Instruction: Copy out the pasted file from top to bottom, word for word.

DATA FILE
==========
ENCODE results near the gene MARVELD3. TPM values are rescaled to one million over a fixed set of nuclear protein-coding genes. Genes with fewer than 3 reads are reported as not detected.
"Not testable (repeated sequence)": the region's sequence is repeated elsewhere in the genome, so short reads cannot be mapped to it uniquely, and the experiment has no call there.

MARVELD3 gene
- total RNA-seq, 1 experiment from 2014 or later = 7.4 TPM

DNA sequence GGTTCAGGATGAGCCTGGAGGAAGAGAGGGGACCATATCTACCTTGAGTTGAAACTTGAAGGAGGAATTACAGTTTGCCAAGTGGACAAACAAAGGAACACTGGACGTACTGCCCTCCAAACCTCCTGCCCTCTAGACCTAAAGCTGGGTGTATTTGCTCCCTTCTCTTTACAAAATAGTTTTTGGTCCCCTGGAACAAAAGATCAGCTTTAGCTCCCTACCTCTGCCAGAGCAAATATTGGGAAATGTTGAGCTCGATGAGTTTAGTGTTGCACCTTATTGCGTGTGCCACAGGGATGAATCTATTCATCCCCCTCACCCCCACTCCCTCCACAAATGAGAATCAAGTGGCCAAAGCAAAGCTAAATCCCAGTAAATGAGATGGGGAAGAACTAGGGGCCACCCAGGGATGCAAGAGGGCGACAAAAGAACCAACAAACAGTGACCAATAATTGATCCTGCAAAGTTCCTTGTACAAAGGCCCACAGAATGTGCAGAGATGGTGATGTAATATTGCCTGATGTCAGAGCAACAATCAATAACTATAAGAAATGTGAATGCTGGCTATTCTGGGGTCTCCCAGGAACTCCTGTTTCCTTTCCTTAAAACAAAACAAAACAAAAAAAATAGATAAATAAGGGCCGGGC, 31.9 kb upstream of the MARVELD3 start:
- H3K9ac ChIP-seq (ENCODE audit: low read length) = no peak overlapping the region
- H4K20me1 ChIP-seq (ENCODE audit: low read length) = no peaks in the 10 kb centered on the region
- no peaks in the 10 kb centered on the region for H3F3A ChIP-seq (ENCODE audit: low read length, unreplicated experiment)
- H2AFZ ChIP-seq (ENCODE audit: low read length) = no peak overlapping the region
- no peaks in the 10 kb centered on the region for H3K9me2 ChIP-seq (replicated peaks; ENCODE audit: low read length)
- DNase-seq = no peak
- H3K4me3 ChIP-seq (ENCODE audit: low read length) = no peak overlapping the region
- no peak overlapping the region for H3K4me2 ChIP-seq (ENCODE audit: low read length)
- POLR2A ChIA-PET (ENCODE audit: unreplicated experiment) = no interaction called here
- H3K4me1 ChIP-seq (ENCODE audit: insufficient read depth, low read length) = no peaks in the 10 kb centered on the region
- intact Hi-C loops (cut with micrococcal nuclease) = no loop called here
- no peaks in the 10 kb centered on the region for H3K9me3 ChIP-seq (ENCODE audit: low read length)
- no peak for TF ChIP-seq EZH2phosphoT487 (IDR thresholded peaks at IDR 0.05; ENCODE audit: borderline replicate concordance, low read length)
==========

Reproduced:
ENCODE results near the gene MARVELD3. TPM values are rescaled to one million over a fixed set of nuclear protein-coding genes. Genes with fewer than 3 reads are reported as not detected.
"Not testable (repeated sequence)": the region's sequence is repeated elsewhere in the genome, so short reads cannot be mapped to it uniquely, and the experiment has no call there.

MARVELD3 gene
- total RNA-seq, 1 experiment from 2014 or later = 7.4 TPM

DNA sequence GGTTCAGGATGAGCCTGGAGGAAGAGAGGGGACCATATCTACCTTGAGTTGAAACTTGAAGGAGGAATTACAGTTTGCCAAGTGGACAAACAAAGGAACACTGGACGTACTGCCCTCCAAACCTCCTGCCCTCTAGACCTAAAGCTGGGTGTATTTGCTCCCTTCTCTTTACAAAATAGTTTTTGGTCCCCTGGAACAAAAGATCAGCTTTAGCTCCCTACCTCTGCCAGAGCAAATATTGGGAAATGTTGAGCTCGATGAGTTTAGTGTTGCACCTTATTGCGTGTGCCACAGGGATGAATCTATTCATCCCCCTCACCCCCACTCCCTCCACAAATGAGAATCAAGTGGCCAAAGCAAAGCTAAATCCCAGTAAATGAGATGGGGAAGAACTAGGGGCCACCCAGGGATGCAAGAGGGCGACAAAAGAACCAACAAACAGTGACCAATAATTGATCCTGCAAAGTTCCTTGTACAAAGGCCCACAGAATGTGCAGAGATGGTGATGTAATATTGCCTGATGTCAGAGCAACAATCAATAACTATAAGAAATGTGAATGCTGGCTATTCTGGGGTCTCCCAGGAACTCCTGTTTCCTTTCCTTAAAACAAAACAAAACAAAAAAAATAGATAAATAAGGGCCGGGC, 31.9 kb upstream of the MARVELD3 start:
- H3K9ac ChIP-seq (ENCODE audit: low read length) = no peak overlapping the region
- H4K20me1 ChIP-seq (ENCODE audit: low read length) = no peaks in the 10 kb centered on the region
- no peaks in the 10 kb centered on the region for H3F3A ChIP-seq (ENCODE audit: low read length, unreplicated experiment)
- H2AFZ ChIP-seq (ENCODE audit: low read length) = no peak overlapping the region
- no peaks in the 10 kb centered on the region for H3K9me2 ChIP-seq (replicated peaks; ENCODE audit: low read length)
- DNase-seq = no peak
- H3K4me3 ChIP-seq (ENCODE audit: low read length) = no peak overlapping the region
- no peak overlapping the region for H3K4me2 ChIP-seq (ENCODE audit: low read length)
- POLR2A ChIA-PET (ENCODE audit: unreplicated experiment) = no interaction called here
- H3K4me1 ChIP-seq (ENCODE audit: insufficient read depth, low read length) = no peaks in the 10 kb centered on the region
- intact Hi-C loops (cut with micrococcal nuclease) = no loop called here
- no peaks in the 10 kb centered on the region for H3K9me3 ChIP-seq (ENCODE audit: low read length)
- no peak for TF ChIP-seq EZH2phosphoT487 (IDR thresholded peaks at IDR 0.05; ENCODE audit: borderline replicate concordance, low read length)